This is also referred to as over-correction. This phenomenon can most easily be explained by how drivers often behave while driving on slippery surfaces. They start to slide in one direction. They correct. Their correction may have been too much or just made them nervous. The correct against their early correction and now the vehicle is out of control and either careening or spinning on the slick surface. Adjusting on an adjustment is the same concept in an operational environment. As a note, everyone dreaded when “Steve” was at the controls because they knew we were likely in for a rough shift.

Conversely, there were operators that trusted what the data was telling them. They could get the process stable and in so doing either have a smooth shift, or a shift that, if all concerned were on board, could potentially break a record.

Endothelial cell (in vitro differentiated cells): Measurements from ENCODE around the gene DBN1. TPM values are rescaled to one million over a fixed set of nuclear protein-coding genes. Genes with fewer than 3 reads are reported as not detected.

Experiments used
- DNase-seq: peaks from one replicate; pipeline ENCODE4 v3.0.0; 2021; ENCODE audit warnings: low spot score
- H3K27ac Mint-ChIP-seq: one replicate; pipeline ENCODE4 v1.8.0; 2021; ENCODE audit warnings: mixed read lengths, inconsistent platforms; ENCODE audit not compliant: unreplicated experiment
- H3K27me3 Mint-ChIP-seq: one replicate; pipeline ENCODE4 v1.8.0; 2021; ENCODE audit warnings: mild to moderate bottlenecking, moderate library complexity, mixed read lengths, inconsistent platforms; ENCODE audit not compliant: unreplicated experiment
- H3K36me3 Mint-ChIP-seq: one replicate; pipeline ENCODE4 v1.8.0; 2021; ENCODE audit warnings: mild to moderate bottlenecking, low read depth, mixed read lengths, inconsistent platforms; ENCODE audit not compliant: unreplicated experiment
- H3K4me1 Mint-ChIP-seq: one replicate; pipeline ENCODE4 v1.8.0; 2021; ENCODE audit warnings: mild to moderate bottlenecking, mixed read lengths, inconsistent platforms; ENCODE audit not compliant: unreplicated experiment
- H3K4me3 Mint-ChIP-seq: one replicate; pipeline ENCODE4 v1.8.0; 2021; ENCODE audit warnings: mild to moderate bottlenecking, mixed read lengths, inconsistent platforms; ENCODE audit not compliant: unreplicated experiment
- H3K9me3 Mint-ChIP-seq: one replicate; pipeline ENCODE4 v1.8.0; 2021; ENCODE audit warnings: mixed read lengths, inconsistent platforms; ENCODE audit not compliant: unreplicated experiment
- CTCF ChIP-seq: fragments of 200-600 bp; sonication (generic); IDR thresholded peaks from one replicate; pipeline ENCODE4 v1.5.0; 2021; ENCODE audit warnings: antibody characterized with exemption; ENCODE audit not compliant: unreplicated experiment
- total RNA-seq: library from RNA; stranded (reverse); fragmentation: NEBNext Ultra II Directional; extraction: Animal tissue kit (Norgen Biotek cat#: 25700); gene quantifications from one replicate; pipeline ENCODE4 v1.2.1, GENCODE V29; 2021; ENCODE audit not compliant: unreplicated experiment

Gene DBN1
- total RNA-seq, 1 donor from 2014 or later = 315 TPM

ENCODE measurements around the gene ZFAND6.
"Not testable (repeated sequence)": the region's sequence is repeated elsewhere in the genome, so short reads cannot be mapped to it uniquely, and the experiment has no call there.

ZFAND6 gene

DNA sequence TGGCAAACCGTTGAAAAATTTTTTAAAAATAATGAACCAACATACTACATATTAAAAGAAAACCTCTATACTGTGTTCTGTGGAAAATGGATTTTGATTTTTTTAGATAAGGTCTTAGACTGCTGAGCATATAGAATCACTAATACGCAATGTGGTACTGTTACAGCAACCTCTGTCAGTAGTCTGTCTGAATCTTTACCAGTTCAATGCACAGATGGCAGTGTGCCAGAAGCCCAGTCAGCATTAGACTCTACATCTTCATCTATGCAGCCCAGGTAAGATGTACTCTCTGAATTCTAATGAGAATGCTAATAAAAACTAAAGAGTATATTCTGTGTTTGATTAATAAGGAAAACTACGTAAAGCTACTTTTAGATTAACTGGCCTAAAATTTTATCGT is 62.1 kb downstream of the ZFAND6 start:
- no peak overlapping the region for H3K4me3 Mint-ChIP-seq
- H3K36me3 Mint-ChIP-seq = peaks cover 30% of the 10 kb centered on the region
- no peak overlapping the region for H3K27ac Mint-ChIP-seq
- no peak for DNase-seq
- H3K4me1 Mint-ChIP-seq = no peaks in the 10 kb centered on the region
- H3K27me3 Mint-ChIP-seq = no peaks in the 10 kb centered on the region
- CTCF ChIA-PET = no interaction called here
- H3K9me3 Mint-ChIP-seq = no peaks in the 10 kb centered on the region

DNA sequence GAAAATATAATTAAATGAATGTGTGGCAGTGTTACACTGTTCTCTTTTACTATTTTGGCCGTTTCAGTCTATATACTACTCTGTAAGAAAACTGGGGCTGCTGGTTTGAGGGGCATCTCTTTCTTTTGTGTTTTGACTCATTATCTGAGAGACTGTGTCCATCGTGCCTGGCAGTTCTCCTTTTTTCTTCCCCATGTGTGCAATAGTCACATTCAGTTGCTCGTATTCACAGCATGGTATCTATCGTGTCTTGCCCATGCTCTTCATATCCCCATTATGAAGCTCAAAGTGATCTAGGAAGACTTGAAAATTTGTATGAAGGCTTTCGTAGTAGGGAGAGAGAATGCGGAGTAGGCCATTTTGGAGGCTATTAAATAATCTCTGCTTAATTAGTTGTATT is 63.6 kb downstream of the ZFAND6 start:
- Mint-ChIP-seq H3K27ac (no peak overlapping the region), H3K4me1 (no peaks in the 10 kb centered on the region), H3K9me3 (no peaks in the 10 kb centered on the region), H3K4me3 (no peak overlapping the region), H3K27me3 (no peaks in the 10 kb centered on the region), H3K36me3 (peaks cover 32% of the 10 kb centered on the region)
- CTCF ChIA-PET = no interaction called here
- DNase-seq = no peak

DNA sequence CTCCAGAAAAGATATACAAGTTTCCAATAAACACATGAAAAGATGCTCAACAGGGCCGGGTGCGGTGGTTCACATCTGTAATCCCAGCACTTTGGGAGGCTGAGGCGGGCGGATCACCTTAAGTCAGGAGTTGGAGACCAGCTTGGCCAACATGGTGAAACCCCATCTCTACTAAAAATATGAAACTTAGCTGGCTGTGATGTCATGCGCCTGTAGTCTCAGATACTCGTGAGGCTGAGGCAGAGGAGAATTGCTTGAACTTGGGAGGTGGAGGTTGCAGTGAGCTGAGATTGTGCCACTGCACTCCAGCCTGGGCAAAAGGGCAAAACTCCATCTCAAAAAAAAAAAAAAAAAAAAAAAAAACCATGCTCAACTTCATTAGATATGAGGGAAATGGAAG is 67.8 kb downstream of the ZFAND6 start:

4. Test Improvements

If the process is stable and people trust the data the process is giving them, great things can happen. An operator might see an opportunity to make an adjustment that would improve quality, throughput, or both. Operators would convene in the control room with representatives of the upstream, downstream teams, and control room teams. They would discuss the opportunity, the adjustment, the potential upside, and the possible risks. The operator making the suggested adjustment, having achieved consensus, would make the adjustment, and monitor for four blends (about 28,000 lbs. of cheese). If during that time it became evident the adjustment was not producing the expected result, then he would return to the previous state. Otherwise, the improvement would remain in place for the run, unless another opportunity became apparent.